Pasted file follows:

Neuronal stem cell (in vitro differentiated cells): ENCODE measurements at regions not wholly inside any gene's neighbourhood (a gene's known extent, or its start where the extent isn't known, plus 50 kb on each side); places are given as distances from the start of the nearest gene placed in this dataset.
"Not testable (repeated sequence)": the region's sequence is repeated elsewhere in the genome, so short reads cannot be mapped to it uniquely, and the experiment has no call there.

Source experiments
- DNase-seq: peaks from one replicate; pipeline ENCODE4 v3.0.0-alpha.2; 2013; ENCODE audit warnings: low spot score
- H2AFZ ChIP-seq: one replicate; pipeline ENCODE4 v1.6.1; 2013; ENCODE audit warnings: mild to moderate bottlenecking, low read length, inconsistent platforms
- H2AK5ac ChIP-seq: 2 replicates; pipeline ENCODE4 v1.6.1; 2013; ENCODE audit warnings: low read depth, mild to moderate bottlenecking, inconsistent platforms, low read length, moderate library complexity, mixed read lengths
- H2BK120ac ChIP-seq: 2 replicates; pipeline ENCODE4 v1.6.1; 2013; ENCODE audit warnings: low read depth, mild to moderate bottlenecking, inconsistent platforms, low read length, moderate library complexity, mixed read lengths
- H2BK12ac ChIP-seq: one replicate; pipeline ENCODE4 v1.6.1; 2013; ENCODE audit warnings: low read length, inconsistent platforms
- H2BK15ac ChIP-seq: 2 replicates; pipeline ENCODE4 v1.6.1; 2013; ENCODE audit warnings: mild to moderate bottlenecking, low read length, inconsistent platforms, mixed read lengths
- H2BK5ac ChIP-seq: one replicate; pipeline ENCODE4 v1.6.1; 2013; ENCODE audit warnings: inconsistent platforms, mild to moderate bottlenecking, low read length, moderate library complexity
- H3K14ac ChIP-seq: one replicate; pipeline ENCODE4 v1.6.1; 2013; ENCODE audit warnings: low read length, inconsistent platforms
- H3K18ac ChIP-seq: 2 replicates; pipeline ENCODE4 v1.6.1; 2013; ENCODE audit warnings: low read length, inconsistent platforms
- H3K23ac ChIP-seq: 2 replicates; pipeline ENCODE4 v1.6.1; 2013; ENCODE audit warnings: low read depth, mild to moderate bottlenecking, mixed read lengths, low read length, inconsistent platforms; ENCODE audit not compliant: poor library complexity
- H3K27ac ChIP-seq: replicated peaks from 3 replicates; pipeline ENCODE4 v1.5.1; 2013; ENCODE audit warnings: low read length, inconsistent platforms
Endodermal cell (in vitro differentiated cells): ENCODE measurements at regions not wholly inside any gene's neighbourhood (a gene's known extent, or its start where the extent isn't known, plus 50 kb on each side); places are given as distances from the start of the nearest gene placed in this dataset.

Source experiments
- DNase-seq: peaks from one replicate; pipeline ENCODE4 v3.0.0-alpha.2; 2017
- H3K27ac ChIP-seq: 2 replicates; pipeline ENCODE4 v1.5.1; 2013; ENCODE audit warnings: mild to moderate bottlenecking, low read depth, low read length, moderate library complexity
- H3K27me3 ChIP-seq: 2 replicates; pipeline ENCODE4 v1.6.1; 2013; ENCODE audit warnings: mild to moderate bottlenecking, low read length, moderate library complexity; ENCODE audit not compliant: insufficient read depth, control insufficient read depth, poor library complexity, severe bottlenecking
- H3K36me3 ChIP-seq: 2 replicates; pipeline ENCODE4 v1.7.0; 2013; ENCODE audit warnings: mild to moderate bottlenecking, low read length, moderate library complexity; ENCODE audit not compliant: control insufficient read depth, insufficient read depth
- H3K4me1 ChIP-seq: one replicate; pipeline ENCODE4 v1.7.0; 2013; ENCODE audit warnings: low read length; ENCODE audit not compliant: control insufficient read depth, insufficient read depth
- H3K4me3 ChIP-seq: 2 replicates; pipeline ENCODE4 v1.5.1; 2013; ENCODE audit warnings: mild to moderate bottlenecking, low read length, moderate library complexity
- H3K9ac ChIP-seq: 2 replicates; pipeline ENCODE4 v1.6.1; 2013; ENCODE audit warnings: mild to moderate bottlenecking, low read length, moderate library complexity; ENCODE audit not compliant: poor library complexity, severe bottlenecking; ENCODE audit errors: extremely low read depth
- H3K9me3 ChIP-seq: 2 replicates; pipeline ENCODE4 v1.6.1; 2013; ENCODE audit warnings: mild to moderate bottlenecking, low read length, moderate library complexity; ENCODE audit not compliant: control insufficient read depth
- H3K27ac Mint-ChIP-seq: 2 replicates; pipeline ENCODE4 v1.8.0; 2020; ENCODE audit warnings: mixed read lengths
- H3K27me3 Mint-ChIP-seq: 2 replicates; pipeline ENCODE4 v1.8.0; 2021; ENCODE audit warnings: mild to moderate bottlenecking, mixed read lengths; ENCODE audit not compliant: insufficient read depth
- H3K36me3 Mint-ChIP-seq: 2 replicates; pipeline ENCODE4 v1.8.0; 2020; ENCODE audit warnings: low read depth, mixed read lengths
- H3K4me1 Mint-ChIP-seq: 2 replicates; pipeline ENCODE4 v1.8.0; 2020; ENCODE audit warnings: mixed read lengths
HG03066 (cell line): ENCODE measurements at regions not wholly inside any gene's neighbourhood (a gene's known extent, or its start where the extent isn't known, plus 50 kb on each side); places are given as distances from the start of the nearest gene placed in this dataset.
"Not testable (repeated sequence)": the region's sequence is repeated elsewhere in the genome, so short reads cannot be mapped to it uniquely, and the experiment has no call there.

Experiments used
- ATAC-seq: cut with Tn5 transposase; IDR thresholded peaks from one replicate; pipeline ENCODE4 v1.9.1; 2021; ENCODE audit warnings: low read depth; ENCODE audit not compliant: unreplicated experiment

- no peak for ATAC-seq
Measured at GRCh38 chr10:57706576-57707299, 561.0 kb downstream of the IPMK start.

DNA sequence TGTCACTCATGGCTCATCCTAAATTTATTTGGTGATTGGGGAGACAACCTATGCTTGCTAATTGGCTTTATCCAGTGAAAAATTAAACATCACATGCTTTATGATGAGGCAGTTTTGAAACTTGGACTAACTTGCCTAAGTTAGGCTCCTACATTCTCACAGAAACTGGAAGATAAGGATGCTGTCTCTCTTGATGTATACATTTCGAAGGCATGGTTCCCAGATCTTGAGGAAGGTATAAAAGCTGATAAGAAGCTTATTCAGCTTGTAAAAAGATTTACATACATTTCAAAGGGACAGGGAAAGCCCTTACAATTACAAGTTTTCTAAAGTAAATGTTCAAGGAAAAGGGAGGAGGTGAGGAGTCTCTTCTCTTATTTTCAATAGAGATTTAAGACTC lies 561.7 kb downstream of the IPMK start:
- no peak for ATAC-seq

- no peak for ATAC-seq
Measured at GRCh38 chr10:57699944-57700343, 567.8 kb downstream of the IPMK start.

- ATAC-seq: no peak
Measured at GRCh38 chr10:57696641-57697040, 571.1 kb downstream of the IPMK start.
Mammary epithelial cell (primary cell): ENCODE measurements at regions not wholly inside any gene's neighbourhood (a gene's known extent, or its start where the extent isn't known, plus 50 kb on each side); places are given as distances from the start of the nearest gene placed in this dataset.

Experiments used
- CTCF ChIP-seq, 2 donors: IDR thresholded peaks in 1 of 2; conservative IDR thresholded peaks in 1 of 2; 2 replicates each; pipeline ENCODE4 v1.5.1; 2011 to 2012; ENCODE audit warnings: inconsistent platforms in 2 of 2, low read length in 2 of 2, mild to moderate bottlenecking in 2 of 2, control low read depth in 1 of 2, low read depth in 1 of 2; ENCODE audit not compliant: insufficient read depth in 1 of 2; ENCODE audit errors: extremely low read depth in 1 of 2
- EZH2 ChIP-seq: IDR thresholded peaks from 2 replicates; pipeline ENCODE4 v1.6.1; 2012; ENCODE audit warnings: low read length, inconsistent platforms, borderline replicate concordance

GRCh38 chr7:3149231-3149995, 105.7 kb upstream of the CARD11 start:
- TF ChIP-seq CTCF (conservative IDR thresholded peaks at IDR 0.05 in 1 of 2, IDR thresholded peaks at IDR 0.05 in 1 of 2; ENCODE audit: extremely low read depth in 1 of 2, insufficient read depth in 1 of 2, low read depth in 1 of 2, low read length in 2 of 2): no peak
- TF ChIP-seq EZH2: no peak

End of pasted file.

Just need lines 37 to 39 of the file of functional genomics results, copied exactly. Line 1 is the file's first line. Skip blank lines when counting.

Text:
- no peak for ATAC-seq
Measured at GRCh38 chr10:57699944-57700343, 567.8 kb downstream of the IPMK start.

- ATAC-seq: no peak